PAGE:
Though the days when Aquarius dawned are long gone, San Francisco’s once vibrant Haight-Ashbury neighborhood retains some color and plenty of tales. Walking around in the Haight is still a trip! Pick up the ’60s hippie vibe and perhaps a tie-dyed t-shirt on this day trip through San Francisco’s famous hippie neighborhood.
Starting Point: The intersection of Haight and Ashbury streets
Begin this visit at the famous intersection where Haight Street meets Ashbury Street. None other than Hunter S. Thompson nicknamed this area “Hashbury,” and plenty others referred to it as “like groovy, man.” Colorfully attired hippie types are still seen here and there, so you won’t look out of place if you don your love beads and peace symbols for this visit. Street people and dogs hang out, and skunky-smelling weed wafts through the air, so hold your breath . . . or breathe in deeply for a contact high.
Step first into Love on Haight, a shop that burns incense and purveys everything tie-dyed. It is the spot to stoke the memory of the Summer of Love and to purchase psychedelic prism glasses to bring it back hard. A few doors down, under “the legs” that hang famously out of the upstairs windows of a colorful Victorian, the Piedmont Boutique dispenses beauty enhancers that include bargain jewelry, feather boas, and satin gloves along with wigs and sequin-lined false eyelashes.
Ease hunger at the Magnolia Gastropub & Brewery, which back in the day was the Magnolia Thunderpussy erotic bakery. Now beer is brewed in the basement—most brews are named for Grateful Dead songs—and good grub is served in a comfy interior that is atmospheric with ‘60s music. Not so hungry but want a snack? Ben & Jerry’s dispenses Cherry Garcia ice cream on one of “the corners.”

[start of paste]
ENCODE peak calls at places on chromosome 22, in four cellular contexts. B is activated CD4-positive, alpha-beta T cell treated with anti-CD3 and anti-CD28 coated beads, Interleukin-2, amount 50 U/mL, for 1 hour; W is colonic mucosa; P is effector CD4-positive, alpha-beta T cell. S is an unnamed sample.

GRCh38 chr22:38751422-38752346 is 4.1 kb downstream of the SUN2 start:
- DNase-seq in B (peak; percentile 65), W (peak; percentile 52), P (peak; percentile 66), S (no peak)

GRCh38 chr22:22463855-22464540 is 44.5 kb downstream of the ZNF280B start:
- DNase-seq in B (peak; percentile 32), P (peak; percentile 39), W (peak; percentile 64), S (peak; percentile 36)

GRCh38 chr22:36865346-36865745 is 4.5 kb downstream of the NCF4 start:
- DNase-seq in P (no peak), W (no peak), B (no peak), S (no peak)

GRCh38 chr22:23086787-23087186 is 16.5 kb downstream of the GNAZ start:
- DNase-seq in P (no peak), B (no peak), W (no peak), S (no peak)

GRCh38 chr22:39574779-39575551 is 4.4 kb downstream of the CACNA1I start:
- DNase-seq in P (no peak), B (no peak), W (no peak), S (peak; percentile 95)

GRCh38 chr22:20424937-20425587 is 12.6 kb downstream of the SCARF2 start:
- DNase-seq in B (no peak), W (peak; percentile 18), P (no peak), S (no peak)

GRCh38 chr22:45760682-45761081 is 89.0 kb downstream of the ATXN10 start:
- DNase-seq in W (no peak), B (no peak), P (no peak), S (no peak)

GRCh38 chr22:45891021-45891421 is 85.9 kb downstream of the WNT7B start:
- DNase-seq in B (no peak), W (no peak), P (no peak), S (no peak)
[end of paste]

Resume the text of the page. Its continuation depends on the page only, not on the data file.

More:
Dead Heads will want to mosey down Ashbury Street to #710—the former home of the Grateful Dead. This sweet Victorian appeared on the cover of their Seven Ten Ashbury album.
Back on Haight Street at #1524 is the Jimi Hendrix Red House, where the legendary singer once lived. Also on the famous corners, Haight-Ashbury T-Shirt Store displays some of the best ’60s rock and Dead Head T-shirts around. On a downer note, the Manson “family” once resided amid all this at 636 Cole Street.
Moving a few blocks west, Happy Donuts is another old-timer dating back to the ‘60s and famous for its Bohemian krawler chocolate donut. In the next block, the don’t-miss, world-famous Amoeba Music fills what once was a bowling alley with new and used music items. It is one of the best spots in town to find collectible vintage Fillmore posters.
Keep strolling west, and you wind up in Golden Gate Park, where the famous Human Be-in happened in 1967. Hippie Hill was the scene of many events back then, and it is still a popular place to congregate. Continue your exploration today in the park.
Should you not have the time for exploring the Haight on foot, consider taking the Magic Bus from Union Square. It hits most of these sights as well as many more, including Chinatown and North Beach—all while listening to a soundtrack that feels like a flashback, and with a psychedelic light show complete with colorful dancing blobs.
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